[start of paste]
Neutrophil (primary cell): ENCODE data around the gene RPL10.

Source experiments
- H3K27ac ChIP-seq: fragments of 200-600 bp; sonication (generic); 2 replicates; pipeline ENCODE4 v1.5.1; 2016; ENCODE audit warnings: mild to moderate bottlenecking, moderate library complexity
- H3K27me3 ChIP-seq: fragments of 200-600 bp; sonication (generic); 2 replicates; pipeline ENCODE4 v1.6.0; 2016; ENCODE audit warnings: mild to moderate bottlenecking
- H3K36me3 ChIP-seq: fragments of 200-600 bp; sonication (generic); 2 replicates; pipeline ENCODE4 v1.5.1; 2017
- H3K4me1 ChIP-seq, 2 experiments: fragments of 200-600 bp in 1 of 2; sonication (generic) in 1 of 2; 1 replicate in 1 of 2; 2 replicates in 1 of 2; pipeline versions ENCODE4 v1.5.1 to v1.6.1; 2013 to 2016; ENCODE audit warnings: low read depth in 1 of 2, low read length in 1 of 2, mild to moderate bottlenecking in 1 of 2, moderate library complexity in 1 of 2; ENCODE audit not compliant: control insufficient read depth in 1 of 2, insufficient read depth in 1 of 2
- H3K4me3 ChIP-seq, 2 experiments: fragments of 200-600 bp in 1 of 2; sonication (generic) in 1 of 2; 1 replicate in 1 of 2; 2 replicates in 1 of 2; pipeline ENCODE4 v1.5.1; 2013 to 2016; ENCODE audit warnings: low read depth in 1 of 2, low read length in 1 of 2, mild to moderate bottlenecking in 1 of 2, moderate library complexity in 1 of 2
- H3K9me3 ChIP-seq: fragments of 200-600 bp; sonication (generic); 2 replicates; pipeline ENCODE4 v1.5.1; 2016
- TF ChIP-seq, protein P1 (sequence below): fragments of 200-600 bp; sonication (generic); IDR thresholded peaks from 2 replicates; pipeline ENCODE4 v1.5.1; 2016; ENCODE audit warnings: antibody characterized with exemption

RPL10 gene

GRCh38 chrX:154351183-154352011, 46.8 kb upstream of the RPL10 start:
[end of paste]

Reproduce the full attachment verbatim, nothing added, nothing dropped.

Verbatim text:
Neutrophil (primary cell): ENCODE data around the gene RPL10.

Source experiments
- H3K27ac ChIP-seq: fragments of 200-600 bp; sonication (generic); 2 replicates; pipeline ENCODE4 v1.5.1; 2016; ENCODE audit warnings: mild to moderate bottlenecking, moderate library complexity
- H3K27me3 ChIP-seq: fragments of 200-600 bp; sonication (generic); 2 replicates; pipeline ENCODE4 v1.6.0; 2016; ENCODE audit warnings: mild to moderate bottlenecking
- H3K36me3 ChIP-seq: fragments of 200-600 bp; sonication (generic); 2 replicates; pipeline ENCODE4 v1.5.1; 2017
- H3K4me1 ChIP-seq, 2 experiments: fragments of 200-600 bp in 1 of 2; sonication (generic) in 1 of 2; 1 replicate in 1 of 2; 2 replicates in 1 of 2; pipeline versions ENCODE4 v1.5.1 to v1.6.1; 2013 to 2016; ENCODE audit warnings: low read depth in 1 of 2, low read length in 1 of 2, mild to moderate bottlenecking in 1 of 2, moderate library complexity in 1 of 2; ENCODE audit not compliant: control insufficient read depth in 1 of 2, insufficient read depth in 1 of 2
- H3K4me3 ChIP-seq, 2 experiments: fragments of 200-600 bp in 1 of 2; sonication (generic) in 1 of 2; 1 replicate in 1 of 2; 2 replicates in 1 of 2; pipeline ENCODE4 v1.5.1; 2013 to 2016; ENCODE audit warnings: low read depth in 1 of 2, low read length in 1 of 2, mild to moderate bottlenecking in 1 of 2, moderate library complexity in 1 of 2
- H3K9me3 ChIP-seq: fragments of 200-600 bp; sonication (generic); 2 replicates; pipeline ENCODE4 v1.5.1; 2016
- TF ChIP-seq, protein P1 (sequence below): fragments of 200-600 bp; sonication (generic); IDR thresholded peaks from 2 replicates; pipeline ENCODE4 v1.5.1; 2016; ENCODE audit warnings: antibody characterized with exemption

RPL10 gene

GRCh38 chrX:154351183-154352011, 46.8 kb upstream of the RPL10 start: